Education has its day in the sun.
Parents rally for education freedom at Nationals Park.
It’s hard to imagine but in less than 48 hours, much of the nation’s leadership will switch. Again. Not only is there the typical, predictable, mid-term change that many presidential administrations have to contend with, but there’s an issue undergoing a resurgence that may just change the course of state policy for decades to come – education.
It was unexpected and normally not at the forefront of voter interests – but it is now. The convergence of the detrimental impact of the school closures in the pandemic, coupled with the unprecedented, record drop in student scores on the Nation’s Report Card, and the fact that cultural and social issues are taking priority for school officials is driving more people to demand change. But the change is not just in how schools are run and operated – it’s in how parents and guardians engage. In short, this election is likely to be a commentary on parent power as much as it is on the economy.
The movement to give parents the freedom to choose the education of their choice for their own students has reached critical mass. No longer is it a question of whether parents should have an alternative to the public school their children are directed to attend – for most parents, the only place states will allow their tax dollars to be spent. Today’s debate is more fundamental. Candidates are now making the case for parents that money which is allocated for their child’s education should be in their control. Parents want not the pre-pandemic approach to schooling, but 21st century versions of education that are tailored to student needs offering a variety of approaches to help ensure kids get well educated.
In seven of the most interesting states to watch this Tuesday, not only are some candidates making education freedom one of their top three central issues to garner support, but it’s uniquely bi-partisan – as it should be.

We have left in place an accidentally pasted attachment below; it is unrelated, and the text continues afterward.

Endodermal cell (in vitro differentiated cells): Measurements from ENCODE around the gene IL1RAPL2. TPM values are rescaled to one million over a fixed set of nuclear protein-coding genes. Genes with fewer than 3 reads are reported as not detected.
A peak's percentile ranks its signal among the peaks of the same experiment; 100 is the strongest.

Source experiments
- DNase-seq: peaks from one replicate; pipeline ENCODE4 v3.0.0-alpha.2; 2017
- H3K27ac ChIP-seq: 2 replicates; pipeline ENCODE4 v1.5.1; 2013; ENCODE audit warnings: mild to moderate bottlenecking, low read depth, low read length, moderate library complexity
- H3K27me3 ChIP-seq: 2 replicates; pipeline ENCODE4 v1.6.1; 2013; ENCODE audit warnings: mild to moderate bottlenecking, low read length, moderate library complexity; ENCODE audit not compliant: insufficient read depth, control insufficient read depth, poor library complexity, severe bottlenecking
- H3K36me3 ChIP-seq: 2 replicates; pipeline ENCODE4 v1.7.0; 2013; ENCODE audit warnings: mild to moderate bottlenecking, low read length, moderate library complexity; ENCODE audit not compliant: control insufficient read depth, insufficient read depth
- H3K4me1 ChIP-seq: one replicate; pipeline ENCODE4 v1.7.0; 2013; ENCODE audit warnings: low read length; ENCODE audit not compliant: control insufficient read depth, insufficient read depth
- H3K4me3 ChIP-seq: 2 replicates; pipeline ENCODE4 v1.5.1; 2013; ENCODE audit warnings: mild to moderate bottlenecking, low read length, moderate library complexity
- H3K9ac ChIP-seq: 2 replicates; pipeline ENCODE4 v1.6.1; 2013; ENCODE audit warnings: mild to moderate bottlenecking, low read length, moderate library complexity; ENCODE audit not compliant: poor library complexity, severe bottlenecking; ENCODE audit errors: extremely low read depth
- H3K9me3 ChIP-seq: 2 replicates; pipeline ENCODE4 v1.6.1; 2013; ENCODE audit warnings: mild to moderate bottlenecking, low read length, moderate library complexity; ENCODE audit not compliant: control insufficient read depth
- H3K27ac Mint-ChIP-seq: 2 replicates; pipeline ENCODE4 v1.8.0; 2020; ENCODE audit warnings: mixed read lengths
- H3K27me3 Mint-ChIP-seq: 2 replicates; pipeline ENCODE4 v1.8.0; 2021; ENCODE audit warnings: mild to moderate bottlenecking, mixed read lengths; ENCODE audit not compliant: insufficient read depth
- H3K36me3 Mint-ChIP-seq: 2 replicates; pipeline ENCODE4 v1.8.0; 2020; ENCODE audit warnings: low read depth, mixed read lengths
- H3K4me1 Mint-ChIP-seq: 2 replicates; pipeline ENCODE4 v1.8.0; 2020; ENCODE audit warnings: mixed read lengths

Pennsylvania gubernatorial nominee Josh Shapiro’s calls for “adding choices for parents and educational opportunity for students and funding lifeline scholarships like those approved in other states and introduced in Pennsylvania,” language that was previously absent on his initiatives for education. Both he and Republican Candidate State Senator Mastriano have voiced their support for lifeline scholarships that would give parents who live in districts in the bottom 15% of state performance metrics the ability to choose an alternative academic setting that meets their child’s individual learning needs.
Illinois Governor J.B. Pritzker also seems to have done a reversal of his prior opposition to the state’s education choice program in a new candidate survey where he answered “yes” to, “do you support Illinois’ tax credit scholarship that provides financial support for students to attend private and parochial schools?” The program helps 7,600 low-income students attend a private school of their choice, but 26,000 more were on the waiting list hoping the program would expand. With declining Chicago public school enrollment, record teacher strikes and rapidly declining student achievement, Pritzer may have realized the need to be parents higher on his priority list.